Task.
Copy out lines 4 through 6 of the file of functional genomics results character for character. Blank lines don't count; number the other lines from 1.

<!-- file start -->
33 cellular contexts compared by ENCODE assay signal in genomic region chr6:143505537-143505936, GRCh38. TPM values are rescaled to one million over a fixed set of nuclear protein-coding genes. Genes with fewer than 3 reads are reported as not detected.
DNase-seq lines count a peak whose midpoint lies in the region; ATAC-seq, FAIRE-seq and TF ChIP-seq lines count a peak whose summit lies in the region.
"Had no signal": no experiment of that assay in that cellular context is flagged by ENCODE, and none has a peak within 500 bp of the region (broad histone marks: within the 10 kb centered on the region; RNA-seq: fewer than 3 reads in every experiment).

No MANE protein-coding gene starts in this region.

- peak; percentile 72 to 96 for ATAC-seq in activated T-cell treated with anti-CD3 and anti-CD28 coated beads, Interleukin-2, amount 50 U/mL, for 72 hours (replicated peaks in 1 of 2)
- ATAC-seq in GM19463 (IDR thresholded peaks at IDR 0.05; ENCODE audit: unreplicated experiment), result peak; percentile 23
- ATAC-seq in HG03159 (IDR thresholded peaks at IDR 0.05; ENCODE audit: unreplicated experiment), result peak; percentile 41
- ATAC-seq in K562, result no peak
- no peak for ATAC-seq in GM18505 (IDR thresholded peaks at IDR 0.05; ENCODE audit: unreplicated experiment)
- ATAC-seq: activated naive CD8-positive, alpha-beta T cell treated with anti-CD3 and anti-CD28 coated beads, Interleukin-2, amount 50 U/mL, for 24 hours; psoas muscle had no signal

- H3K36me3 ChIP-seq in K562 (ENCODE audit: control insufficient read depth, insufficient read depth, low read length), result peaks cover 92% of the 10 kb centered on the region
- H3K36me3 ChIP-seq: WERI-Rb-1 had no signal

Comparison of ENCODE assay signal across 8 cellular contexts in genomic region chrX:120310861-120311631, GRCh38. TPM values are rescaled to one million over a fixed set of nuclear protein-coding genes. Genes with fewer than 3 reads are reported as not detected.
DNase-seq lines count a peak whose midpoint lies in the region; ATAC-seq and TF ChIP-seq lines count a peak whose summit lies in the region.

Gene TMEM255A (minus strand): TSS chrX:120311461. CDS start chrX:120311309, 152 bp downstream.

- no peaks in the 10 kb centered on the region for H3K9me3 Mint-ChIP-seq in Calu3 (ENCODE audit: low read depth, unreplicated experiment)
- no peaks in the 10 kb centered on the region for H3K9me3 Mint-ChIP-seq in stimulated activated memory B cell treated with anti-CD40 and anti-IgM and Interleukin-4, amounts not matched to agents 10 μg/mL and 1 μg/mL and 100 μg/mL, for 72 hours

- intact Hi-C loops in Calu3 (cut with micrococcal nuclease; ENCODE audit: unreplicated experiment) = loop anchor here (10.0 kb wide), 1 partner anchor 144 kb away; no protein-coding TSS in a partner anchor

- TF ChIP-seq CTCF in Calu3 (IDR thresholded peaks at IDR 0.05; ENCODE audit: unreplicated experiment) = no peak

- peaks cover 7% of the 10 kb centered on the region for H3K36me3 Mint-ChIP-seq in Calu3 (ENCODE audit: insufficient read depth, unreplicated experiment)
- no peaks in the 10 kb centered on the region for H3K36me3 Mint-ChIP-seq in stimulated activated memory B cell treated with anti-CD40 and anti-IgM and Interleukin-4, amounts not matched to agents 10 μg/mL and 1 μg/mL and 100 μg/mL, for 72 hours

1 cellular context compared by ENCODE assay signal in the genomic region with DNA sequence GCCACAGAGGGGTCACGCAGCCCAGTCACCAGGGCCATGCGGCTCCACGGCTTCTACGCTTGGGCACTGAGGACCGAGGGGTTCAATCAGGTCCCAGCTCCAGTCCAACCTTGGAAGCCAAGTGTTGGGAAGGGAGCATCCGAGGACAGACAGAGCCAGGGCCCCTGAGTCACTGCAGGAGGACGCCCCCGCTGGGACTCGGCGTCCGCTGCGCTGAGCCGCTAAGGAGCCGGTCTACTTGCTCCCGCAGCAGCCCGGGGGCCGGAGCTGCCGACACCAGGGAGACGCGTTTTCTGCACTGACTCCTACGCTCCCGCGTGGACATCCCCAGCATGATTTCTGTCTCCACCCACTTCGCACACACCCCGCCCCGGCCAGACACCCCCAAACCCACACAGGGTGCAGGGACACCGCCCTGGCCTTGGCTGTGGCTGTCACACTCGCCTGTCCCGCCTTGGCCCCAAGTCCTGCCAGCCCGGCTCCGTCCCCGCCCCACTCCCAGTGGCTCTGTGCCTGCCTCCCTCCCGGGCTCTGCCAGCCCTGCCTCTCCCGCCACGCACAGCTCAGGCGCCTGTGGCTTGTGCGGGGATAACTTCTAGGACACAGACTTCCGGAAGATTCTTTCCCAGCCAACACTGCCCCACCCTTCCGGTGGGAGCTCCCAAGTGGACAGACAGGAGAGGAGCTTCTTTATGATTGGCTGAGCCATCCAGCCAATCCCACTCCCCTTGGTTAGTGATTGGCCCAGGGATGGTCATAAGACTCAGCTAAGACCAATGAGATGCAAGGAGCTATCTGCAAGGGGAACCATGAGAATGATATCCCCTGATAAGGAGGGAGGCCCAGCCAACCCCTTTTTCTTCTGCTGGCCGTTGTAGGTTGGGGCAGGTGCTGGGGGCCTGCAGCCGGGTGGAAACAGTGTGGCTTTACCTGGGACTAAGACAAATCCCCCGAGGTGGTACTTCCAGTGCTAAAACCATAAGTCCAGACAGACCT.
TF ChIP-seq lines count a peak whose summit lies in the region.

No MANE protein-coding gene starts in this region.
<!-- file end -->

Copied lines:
No MANE protein-coding gene starts in this region.

- peak; percentile 72 to 96 for ATAC-seq in activated T-cell treated with anti-CD3 and anti-CD28 coated beads, Interleukin-2, amount 50 U/mL, for 72 hours (replicated peaks in 1 of 2)
- ATAC-seq in GM19463 (IDR thresholded peaks at IDR 0.05; ENCODE audit: unreplicated experiment), result peak; percentile 23